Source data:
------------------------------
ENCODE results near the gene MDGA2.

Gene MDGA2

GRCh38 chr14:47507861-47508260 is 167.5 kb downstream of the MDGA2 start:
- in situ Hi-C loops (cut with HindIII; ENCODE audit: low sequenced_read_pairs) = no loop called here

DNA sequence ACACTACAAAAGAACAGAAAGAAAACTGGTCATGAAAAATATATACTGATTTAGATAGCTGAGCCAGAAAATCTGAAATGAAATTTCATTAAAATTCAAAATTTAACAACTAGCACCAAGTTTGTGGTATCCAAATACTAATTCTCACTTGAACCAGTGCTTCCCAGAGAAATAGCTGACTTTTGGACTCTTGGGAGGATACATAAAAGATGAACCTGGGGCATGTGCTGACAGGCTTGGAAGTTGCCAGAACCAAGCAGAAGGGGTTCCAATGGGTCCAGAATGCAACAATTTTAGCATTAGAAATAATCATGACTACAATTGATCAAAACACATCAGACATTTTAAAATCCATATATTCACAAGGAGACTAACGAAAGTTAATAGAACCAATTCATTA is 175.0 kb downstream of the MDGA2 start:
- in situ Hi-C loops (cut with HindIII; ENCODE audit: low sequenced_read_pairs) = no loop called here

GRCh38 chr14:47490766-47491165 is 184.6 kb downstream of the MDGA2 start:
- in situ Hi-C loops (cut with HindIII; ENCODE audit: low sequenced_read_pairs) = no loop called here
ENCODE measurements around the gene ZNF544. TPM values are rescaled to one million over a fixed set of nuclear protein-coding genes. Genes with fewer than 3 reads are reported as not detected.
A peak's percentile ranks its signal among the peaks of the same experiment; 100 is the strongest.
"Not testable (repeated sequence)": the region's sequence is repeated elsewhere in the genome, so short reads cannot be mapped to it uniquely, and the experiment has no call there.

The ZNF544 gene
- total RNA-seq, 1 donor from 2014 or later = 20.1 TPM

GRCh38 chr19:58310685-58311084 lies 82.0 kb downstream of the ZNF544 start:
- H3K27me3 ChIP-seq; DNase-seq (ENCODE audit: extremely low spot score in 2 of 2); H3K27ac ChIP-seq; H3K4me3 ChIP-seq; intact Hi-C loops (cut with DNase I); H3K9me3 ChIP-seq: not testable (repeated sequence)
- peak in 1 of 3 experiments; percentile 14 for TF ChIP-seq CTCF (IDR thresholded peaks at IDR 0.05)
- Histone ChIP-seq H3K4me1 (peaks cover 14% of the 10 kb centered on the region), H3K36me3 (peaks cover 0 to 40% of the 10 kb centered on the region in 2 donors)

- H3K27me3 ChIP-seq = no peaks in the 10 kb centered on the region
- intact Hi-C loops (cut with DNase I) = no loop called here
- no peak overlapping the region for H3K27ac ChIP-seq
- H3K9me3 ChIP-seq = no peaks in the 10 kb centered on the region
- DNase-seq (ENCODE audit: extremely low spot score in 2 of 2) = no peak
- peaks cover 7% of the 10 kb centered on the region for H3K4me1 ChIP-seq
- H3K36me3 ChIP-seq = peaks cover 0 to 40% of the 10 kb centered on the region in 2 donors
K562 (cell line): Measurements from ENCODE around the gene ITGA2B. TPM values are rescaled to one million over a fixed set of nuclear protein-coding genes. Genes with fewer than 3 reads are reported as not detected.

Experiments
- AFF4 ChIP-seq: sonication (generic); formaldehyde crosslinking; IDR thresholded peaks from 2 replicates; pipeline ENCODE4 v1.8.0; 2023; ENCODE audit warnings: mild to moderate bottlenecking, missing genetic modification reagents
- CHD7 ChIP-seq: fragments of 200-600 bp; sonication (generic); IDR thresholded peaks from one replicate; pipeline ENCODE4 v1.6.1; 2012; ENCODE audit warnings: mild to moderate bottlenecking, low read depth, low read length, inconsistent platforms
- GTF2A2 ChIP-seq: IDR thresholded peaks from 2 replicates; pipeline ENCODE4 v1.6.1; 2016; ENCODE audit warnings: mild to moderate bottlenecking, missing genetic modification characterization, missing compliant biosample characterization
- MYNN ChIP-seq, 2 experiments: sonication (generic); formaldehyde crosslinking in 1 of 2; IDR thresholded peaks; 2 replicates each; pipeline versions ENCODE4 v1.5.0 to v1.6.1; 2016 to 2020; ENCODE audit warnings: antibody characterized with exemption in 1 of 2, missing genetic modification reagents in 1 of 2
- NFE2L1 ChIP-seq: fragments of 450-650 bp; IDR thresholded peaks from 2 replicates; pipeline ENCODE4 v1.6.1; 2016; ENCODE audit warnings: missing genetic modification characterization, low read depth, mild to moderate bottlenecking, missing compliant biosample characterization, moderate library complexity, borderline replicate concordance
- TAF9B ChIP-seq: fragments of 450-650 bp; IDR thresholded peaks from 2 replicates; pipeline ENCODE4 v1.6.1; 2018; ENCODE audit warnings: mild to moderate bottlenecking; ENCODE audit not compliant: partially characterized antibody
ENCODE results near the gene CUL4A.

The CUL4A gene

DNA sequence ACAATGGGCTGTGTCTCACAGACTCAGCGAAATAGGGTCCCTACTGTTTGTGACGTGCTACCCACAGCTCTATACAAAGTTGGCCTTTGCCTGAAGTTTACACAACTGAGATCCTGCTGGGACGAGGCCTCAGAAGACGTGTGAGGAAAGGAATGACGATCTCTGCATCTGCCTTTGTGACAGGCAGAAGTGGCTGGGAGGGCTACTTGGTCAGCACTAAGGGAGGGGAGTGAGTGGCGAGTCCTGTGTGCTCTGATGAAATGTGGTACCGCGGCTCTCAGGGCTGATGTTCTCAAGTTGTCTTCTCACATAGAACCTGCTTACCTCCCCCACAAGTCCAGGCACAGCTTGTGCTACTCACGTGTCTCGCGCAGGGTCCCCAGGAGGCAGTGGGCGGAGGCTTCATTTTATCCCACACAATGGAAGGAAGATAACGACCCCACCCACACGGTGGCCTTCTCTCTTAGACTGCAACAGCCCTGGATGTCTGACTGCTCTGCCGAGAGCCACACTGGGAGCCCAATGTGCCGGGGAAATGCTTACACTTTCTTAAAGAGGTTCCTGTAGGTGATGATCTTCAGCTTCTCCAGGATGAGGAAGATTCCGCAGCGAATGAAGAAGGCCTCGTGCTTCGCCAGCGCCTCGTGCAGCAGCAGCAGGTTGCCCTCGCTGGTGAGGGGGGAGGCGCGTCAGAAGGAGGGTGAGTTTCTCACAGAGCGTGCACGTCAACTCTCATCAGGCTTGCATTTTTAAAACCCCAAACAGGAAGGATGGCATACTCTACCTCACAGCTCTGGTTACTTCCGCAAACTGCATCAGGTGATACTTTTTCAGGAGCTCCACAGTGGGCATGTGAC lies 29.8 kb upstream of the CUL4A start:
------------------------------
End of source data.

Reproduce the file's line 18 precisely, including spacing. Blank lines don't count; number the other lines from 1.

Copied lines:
- H3K27me3 ChIP-seq = no peaks in the 10 kb centered on the region